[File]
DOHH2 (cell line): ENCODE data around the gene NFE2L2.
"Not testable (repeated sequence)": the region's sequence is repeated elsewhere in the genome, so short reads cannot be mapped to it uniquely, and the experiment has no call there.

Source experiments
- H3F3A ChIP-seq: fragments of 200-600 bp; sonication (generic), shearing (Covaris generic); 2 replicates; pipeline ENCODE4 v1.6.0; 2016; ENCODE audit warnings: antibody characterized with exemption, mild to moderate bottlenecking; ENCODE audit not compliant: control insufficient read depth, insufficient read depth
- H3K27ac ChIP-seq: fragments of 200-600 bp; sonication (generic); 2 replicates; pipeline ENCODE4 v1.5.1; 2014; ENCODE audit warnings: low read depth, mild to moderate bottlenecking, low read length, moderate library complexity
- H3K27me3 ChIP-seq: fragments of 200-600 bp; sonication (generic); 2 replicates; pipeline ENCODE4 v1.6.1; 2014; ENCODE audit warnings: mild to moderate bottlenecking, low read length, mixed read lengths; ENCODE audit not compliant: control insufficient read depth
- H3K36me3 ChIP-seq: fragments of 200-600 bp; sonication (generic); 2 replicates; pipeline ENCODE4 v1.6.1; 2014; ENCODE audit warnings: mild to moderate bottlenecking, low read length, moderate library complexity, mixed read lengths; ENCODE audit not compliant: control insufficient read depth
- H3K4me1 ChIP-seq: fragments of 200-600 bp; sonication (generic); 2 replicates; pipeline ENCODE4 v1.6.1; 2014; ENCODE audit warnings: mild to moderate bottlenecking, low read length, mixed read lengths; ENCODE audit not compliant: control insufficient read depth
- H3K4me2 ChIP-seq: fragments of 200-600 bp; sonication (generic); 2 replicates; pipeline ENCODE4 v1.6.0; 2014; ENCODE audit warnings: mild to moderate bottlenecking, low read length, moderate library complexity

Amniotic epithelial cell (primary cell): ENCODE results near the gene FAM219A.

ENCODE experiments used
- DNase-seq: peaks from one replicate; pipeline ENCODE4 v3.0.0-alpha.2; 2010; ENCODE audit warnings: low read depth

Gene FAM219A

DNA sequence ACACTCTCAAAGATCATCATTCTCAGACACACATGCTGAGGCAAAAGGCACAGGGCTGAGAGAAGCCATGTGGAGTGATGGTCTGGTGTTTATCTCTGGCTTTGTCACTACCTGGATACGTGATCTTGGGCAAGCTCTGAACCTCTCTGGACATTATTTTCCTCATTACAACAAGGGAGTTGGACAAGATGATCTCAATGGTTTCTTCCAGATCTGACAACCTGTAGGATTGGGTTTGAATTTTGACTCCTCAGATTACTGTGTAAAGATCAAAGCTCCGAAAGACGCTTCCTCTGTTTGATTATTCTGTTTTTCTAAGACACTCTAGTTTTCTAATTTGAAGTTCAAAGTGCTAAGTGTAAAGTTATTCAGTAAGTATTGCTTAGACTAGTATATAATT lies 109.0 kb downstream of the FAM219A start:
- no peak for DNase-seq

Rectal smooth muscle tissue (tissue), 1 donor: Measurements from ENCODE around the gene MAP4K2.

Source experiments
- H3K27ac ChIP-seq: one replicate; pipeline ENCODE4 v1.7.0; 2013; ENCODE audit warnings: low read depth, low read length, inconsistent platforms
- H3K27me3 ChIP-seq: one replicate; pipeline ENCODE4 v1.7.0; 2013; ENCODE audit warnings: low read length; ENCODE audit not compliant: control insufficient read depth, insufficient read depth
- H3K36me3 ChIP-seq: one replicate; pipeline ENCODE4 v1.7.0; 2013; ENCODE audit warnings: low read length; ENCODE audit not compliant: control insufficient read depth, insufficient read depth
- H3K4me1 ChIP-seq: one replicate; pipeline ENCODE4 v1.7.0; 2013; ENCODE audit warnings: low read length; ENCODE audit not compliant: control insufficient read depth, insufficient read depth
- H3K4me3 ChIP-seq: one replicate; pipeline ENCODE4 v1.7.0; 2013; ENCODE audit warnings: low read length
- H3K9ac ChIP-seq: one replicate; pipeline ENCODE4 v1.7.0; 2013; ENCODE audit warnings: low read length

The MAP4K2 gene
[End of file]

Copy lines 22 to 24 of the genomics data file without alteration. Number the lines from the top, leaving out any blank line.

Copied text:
- H3K4me3 ChIP-seq: one replicate; pipeline ENCODE4 v1.7.0; 2013; ENCODE audit warnings: low read length
- H3K9ac ChIP-seq: one replicate; pipeline ENCODE4 v1.7.0; 2013; ENCODE audit warnings: low read length

The MAP4K2 gene